In 1977, Dario Argento released his masterpiece Suspiria, a film he imbued with gorgeous colours and a soundtrack by Goblin that you will remember forever. This begs the question: does Suspiria need to be remade? Honestly, no. However, in Hollywood, no means yes. In 2018, director Luca Guadagnino brought us the remake we didn’t need, Suspiria. Unlike some remakes that are shot-for-shot abominations (Psycho, Omen), 2018’s Suspiria takes the premise of Argento and Daria Nicolodi’s script and proceeds to do its own thing. Sometimes its own thing is great, and sometimes its own thing is a confusing mess.
The year is 1977 in a divided Berlin, and much like the original, a young American girl by the name of Susie Bannion (Dakota Johnson) is heading to Madame Markos Dance Academy. Unlike the original, we know right away that a coven of witches runs this place. There is no hiding that nugget of information for a big reveal at the end. Susie heads to the front of the class when Madame Blanc (Tilda Swinton) takes a liking to her talent and more. They feel she could be the perfect candidate for the “ritual.” Meanwhile, a doctor by the name of Dr. Josef Klemperer (also Tilda Swinton in heavy makeup, yet oddly enough she doesn’t try to sound masculine at all) becomes interested in the academy when a student played by Chloë Grace Moretz shows up hysterical and talking about all sorts of crazy stuff.
There is more to the film than just that. Clocking in at a whopping 152 minutes, Guadagnino certainly has enough time to provide all sorts of story threads, and although not all of them lead anywhere (the terrorist subplot seems to be one such thread), the film sticks to the main creepy witch plotline rather nicely. It also helps that the film looks fantastic. Whereas Argento relied on all sorts of colours and loud music, Guadagnino does the opposite with a more subdued palette, and a dialed-back score (save for one odd choice near the end of the film.) Something else that makes the new Suspiria stand out is the overall unease you feel when watching the film. Using quick cuts and random camera angles, you never feel comfortable when watching the movie. It’s rather impressive.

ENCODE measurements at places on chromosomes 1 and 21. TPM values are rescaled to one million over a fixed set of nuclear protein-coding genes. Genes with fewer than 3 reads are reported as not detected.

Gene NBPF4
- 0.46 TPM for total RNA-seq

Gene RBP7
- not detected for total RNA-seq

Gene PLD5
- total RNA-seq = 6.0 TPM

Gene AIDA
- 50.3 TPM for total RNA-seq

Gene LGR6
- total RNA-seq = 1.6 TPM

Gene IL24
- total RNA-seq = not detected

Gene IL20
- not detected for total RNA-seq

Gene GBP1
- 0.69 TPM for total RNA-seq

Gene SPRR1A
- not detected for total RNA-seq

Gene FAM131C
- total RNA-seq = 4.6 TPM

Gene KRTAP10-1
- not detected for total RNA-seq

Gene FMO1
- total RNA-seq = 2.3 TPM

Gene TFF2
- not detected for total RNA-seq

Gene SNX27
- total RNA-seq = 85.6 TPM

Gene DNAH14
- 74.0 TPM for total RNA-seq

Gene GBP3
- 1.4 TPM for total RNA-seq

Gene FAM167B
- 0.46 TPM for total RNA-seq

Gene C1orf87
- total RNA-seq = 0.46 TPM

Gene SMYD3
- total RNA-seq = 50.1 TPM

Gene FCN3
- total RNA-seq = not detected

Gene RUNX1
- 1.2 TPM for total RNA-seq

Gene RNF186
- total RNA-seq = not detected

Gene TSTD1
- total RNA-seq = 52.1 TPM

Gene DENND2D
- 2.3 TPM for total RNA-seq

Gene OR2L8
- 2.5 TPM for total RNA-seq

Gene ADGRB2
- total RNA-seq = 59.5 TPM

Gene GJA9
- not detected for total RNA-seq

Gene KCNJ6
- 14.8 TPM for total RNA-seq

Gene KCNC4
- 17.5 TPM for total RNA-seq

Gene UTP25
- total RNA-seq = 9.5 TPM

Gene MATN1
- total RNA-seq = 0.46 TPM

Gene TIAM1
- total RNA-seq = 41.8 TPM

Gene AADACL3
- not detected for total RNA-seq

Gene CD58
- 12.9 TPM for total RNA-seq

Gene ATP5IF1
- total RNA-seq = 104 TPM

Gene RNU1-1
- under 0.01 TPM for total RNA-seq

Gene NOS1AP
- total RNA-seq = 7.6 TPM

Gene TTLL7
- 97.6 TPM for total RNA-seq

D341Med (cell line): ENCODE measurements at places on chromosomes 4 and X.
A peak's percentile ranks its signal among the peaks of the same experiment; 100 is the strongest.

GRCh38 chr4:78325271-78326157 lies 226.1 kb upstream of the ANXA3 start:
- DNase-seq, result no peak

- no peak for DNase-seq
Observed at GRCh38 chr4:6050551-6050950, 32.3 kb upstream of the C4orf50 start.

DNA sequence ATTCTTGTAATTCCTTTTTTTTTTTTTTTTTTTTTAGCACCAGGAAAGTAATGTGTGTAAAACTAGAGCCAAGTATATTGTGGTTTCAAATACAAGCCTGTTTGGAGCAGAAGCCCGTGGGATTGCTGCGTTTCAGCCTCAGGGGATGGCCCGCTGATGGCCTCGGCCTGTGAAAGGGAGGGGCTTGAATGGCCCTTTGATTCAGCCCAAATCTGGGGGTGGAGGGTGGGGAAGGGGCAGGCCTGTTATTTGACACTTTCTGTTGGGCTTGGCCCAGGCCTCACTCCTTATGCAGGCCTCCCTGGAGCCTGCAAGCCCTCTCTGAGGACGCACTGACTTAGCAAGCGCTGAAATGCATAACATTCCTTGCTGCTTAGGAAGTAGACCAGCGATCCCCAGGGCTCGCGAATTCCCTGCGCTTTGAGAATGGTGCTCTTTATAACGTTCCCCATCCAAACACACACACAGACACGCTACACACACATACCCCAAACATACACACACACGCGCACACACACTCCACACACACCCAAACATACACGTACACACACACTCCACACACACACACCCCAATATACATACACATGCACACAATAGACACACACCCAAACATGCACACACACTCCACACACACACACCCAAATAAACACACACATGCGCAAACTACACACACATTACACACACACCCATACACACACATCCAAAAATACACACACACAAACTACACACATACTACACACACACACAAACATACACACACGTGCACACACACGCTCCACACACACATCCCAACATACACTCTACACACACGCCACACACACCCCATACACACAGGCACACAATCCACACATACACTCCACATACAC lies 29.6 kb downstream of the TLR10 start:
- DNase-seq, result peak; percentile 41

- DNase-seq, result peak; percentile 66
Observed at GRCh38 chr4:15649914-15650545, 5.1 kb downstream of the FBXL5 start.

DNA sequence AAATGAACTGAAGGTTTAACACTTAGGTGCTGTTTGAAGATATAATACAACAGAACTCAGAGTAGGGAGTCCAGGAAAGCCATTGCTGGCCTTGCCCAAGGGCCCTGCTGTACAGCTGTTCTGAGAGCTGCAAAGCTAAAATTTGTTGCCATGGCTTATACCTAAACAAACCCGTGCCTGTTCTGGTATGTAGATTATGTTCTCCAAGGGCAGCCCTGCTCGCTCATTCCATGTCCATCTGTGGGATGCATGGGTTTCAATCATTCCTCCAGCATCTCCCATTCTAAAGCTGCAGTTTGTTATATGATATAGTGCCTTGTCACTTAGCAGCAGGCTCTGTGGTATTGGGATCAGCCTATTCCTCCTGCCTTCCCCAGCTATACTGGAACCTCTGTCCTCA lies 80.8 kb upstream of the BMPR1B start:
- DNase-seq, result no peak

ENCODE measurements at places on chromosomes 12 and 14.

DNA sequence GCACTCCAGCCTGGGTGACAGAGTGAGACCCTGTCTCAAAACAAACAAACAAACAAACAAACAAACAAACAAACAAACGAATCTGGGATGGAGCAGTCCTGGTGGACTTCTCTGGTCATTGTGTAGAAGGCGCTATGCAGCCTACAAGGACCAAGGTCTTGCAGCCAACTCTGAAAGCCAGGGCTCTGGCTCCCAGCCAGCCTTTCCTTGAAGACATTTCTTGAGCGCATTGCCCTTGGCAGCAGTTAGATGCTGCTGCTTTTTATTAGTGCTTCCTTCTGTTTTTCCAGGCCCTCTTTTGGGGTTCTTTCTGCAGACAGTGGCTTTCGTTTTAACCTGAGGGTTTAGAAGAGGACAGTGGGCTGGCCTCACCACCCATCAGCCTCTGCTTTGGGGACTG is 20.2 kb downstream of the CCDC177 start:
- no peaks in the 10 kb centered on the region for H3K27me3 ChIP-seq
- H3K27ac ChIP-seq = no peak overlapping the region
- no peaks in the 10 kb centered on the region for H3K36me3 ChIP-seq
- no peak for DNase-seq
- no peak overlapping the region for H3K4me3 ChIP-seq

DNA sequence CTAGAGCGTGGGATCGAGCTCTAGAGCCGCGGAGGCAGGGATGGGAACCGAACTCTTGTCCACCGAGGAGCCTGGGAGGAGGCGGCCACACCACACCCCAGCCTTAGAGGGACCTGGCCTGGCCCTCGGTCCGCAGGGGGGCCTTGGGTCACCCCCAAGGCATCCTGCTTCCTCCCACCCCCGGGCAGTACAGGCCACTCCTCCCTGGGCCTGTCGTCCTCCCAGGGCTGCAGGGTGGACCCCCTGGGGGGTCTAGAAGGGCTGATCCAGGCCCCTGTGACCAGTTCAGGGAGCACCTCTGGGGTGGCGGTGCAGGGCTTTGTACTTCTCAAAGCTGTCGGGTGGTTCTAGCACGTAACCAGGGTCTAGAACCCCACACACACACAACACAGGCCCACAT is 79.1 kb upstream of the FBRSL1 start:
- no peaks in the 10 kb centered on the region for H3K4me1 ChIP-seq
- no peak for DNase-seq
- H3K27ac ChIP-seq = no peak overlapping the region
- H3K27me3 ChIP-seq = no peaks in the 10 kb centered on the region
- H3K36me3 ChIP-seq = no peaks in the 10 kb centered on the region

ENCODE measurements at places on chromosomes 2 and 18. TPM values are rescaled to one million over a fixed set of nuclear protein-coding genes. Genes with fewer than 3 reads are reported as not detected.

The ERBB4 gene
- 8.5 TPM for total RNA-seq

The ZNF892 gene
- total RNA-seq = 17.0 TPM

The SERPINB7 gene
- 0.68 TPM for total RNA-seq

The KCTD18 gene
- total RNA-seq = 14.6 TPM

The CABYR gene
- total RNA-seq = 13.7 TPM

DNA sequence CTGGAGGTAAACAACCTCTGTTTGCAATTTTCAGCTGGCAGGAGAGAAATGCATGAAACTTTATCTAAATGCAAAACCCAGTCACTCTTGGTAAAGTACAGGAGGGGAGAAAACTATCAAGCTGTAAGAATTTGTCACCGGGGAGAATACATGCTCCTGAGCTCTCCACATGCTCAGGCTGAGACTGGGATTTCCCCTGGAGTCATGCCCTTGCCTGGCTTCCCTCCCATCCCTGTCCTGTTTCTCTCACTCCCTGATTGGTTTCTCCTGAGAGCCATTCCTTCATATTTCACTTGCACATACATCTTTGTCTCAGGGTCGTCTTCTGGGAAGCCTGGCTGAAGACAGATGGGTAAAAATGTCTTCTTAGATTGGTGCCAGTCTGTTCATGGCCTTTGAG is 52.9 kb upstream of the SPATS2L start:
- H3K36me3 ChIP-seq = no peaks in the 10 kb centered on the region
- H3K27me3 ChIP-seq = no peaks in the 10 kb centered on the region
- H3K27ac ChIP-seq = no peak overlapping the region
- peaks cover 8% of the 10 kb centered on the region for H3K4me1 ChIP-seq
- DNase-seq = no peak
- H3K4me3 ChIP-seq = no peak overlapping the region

Unfortunately, it isn’t all great. There is a hefty amount of confusion during the film, and not everything will be answered for you come the end credits. This will infuriate a lot of people, especially when the light-handed approach is hurt by some somewhat confusing scenes that are never expanded upon or explained. Nevertheless, even though the film is sometimes downright tricky to follow, I can say I never once felt bored watching the movie. With a runtime like it has, that to me is one impressive feat.
Suspiria arrives on Blu-ray from Lionsgate with a rather impressive transfer. Having been shot on film, the transfer retains that lovely grain and the details are crisp. Another highlight of the disc comes in the form of a beautiful Dolby Atmos (English 7.1/5.1 Dolby TrueHD) track, which gives your surround sound speakers a workout, with the soundtrack using weird sounds, sighs and other stuff to freak you out. Extra features, unfortunately, are on the light side with three short fluff pieces talking about the making of the film, the special effects (that death scene in the glass room-wow), and the dance choreography. All of these features run not even 5 minutes.
Even though a remake of Suspiria was never needed, Guadagnino and everyone else involved does a superb job of taking the concept of the original and doing its own thing. The film won’t be for everyone, but if you can get over your fear of remakes, I think you’ll end up enjoying this one. As for the Blu-ray, some more features would have been nice. Nevertheless, the transfer, for the most part, is impressive and the audio is sublime. Worth it!
The remake of Suspiria does its own thing, and even though it has some confusing points, the film is overall fantastic. The Blu-ray looks and sounds incredible, but the features are lacking.